Real Wasabi Benefits - Health & Science
Authentic Wasabi is a Powerful Nutraceutical and Functional Food
Cherished for decades in the East for its unique flavor and healthful influences, Wasabia japonica is best known as an age-old food pairing with sashimi or sushi dishes that include raw fish. Wasabi is also served as a garnish with Soba noodles and made into pickles, jams, wine and other foods. While distinguishing itself with unique and versatile flavors earns it a special spot in any self-respecting gourmand's pantry, true wasabi also serves up benefits that strengthen immune systems.
Wasabia japonica owes its flavor and healthful benefits in part to a suite of isothiocyanates (ITC's) with unique characteristics including powerful anti-bacterial properties, which help mitigate microbial elements or pathogens potentially present. Rich in beta-carotenes and glucosinolates, wasabi also kills some forms of E-Coli and Staphylococcus. Studies also indicate Wasabi benefits include a reduction in mucus, which has made it the focus of experiments relating to its use in combating asthma and congestive disorders.
The unique ITC spectrum present in wasabi includes long-chain methyl isothiocyanates uncommon in most American's diets. Long-chain methyl ITC's have proven efficacy and potency in supporting natural liver and digestive detoxification functions than other more common types of isothiocyanates.
The powerful antioxidant scavenging characteristics of Wasabia japonica are also attracting additional scientific study. As more evidence accumulates, suggesting that glucosinolates and their hydrolysis products are efficacious in reducing cancer risk, legends that refer to wasabi as the "King of Herbs" are gaining credibility. As a result, we’re finding more and more answers to the question, “What is Wasabi good for?”
Glucosinolates transmute to become isothiocyanates.
A member of the brassicae family, Wasabia Japonica owes both its pungency and healthful benefits to a suite of isothiocyanates that occur due to enzymatic activation when the plant tissues are crushed during grating.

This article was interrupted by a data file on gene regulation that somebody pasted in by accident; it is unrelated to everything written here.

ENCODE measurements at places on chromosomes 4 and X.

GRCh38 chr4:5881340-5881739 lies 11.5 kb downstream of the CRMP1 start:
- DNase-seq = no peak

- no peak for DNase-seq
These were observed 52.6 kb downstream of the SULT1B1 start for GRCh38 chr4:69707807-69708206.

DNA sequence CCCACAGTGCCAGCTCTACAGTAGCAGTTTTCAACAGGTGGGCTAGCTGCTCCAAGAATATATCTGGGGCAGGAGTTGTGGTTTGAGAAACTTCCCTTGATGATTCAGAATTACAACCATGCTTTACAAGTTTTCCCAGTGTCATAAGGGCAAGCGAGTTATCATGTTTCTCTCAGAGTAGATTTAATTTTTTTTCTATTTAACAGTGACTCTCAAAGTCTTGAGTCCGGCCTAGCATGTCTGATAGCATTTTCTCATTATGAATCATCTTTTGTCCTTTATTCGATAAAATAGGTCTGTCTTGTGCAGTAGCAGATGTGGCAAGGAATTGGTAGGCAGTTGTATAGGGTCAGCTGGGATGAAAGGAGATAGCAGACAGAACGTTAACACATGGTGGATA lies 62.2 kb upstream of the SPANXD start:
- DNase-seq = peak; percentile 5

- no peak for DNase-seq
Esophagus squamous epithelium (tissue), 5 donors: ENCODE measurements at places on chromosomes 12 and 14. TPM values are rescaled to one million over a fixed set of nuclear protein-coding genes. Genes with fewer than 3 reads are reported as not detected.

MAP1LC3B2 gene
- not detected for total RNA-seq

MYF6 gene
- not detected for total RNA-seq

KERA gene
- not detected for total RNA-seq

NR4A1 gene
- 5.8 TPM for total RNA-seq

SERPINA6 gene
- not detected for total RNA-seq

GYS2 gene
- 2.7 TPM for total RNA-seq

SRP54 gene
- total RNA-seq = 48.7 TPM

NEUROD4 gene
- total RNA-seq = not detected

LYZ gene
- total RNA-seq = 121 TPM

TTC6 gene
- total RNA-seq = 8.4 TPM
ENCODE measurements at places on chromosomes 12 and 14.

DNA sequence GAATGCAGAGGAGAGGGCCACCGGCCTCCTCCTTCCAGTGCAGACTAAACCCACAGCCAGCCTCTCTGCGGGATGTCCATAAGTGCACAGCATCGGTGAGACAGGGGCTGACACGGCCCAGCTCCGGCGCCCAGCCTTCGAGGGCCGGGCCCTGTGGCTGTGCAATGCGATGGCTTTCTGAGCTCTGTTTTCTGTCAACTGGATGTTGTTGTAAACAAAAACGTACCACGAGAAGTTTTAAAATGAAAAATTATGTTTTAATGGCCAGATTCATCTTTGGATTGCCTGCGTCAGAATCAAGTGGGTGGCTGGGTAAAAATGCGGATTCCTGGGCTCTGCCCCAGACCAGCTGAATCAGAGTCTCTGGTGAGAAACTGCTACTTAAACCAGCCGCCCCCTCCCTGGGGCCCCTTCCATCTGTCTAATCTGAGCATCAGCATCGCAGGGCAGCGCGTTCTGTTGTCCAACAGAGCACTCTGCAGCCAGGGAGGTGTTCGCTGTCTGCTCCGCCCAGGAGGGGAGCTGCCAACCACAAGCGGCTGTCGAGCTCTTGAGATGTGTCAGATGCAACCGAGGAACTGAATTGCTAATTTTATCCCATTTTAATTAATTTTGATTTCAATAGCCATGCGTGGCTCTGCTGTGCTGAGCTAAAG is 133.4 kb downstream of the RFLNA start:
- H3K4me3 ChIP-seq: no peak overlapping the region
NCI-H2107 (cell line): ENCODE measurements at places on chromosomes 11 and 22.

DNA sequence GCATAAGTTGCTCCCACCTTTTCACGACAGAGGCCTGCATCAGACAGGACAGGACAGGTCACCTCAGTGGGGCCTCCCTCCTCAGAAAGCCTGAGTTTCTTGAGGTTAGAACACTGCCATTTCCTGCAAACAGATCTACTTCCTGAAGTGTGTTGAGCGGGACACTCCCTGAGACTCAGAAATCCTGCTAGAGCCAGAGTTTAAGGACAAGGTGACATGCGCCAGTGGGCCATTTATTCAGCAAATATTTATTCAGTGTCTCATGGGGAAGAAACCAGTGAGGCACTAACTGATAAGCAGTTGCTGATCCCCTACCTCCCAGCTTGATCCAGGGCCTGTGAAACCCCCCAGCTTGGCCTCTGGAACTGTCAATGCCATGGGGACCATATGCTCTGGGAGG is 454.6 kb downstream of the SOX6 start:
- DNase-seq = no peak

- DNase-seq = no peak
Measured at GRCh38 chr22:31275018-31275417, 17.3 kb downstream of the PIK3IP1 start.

Two glucosinolates, sinigrin and glucocochlearin are especially important in Wasabi’s benefits. While both are essentially tasteless compounds on their own, when exposed to the myrosinase enzyme (also present in wasabi in separate plant cells), hydrolysis transmutes these sulfur compounds into pungent allyl isothiocyanate (CH2=CH-CH2-NCS) andsec-butyl isothiocyanate (CH3-CH2-CH(CH3)-NCS), respectively.
The transmutation process in wasabi occurs within a few minutes of processing, but wasabi flavors are notoriously volatile and dissipates quickly if left exposed to air. This makes wasabi extremely tricky to process, which partially explains why so many producers substitute horseradish for wasabi.
Other trace components identified in the volatile fraction are 6-methylthio hexyl isothiocyanate, 7-methylthioheptyl isothiocyanate and 8-methylthioocytl isothiocyanate. These ω-methylthioalphyl isothiocyanate compounds are concentrated more so in wasabi than other plants and are believed to be responsible for Wasabi’s health benefits and the characteristic taste so loved by connoisseurs of Japanese cuisine.
Wasabi is very low in Saturated Fat, Cholesterol and Sodium. It is also a good source of Vitamin B6, Calcium, Magnesium, Potassium and Manganese, and an excellent source of Dietary Fiber and Vitamin C.
With so much healthful activity going on within one plant, it is not surprising that studies and laboratory tests continue to indicate that wasabi shows promise as a nutraceutical or pharmaceutical component.